I really wish the other husband could be experiencing with his spouse what I am with my mine. Instead, he looks likely to lose her. This saddens me.

I don't think my choice to accept rather than prohibit the affair (a power I never had) would have prevented the dissolution of that other marriage. They were on a downward slide long before our wives met over a year ago. He may disagree and blame me nevertheless. I don't know if he does. But right now I'm not in a position to correct him and he's not in a place to hear me out or benefit at all from hearing my perspective. If he were to reach out to me, I wouldn't refuse to talk to him honestly. But presently we're on such radically different planes of understanding love. Yet we are undeniably linked by the love our wives feel for one another. It's ironic and tragic.

Apparently his outlook has changed almost hourly over the past few days, so maybe I shouldn't write him off. But as long as he refuses to accept outside help, I can't imagine him making the right choices for him and them.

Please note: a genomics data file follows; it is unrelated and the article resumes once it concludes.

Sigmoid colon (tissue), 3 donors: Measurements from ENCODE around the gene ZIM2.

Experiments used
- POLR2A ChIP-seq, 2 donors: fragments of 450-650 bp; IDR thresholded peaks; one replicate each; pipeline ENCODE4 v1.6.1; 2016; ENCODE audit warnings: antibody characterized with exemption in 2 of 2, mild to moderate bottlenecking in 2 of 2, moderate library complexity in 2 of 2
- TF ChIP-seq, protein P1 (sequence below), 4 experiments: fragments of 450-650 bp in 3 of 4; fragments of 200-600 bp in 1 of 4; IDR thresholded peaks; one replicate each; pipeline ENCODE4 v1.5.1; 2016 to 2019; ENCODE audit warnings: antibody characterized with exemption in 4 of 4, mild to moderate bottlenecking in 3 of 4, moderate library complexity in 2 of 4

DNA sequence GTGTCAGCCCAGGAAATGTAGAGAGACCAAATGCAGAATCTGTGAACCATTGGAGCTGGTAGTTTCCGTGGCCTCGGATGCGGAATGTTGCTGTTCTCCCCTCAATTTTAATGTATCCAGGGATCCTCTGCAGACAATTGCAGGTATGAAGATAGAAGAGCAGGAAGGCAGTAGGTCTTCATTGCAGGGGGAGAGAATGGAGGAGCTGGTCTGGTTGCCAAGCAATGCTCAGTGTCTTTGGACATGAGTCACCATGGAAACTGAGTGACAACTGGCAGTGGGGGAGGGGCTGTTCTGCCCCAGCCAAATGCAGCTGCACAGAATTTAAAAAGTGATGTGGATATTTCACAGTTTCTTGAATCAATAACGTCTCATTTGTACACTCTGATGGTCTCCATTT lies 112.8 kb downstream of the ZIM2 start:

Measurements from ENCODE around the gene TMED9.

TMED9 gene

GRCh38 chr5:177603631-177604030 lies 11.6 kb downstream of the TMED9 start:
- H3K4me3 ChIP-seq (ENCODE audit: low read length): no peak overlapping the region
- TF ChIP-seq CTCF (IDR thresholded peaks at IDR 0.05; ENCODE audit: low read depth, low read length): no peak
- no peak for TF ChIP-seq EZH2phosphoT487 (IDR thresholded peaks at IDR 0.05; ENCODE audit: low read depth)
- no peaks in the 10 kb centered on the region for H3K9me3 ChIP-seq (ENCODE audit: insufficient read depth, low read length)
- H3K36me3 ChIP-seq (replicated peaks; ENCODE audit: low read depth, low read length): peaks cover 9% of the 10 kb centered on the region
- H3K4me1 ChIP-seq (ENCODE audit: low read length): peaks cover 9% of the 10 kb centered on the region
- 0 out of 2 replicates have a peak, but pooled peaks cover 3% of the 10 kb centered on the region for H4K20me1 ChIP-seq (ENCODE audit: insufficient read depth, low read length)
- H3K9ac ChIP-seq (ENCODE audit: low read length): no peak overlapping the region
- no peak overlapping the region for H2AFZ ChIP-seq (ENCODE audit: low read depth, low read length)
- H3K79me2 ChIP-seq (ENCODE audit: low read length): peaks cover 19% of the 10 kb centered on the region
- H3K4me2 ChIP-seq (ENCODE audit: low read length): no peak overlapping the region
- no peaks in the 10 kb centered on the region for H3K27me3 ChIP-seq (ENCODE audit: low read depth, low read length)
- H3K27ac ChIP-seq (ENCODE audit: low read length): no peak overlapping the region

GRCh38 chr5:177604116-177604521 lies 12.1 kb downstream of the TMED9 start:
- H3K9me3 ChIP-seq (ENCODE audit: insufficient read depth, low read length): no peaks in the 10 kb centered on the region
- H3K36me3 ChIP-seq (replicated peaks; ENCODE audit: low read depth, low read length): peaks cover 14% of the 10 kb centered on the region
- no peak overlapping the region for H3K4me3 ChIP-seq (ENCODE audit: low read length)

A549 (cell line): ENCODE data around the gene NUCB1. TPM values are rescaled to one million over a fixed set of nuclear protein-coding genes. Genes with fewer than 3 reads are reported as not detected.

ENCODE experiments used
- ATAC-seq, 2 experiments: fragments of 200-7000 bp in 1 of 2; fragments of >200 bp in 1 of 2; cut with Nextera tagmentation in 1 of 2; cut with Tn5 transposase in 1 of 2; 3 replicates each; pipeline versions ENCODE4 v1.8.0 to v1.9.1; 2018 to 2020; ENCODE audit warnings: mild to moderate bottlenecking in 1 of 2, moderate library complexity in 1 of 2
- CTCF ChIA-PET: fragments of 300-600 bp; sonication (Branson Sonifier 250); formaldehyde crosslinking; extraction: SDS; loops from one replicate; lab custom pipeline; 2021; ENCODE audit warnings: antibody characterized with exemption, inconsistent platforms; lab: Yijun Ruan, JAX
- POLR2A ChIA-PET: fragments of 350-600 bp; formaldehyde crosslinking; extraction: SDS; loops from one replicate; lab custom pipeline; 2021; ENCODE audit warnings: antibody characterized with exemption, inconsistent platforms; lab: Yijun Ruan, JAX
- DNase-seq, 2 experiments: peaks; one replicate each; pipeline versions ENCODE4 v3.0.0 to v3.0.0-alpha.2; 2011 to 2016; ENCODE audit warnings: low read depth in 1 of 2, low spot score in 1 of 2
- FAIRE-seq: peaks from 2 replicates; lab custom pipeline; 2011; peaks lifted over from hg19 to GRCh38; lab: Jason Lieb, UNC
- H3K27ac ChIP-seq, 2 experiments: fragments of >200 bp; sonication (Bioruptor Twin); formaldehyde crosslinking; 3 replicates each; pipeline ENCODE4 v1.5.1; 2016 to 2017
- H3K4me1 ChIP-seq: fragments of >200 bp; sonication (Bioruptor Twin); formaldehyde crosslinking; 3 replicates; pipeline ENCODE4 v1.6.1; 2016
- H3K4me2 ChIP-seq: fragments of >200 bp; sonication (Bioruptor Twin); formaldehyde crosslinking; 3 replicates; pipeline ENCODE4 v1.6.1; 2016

Fight or flight: Fight for her and them to stay together or take flight from it all. The not being able to predict what he'll do has produced some scary moments, I'm told. I just hope he doesn't do something rash, something everyone will regret.

Last edited by BraverySeeker; 10-05-2012 at 08:03 PM.
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  #16  
Old 10-05-2012, 08:16 PM
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SNeacail SNeacail is offline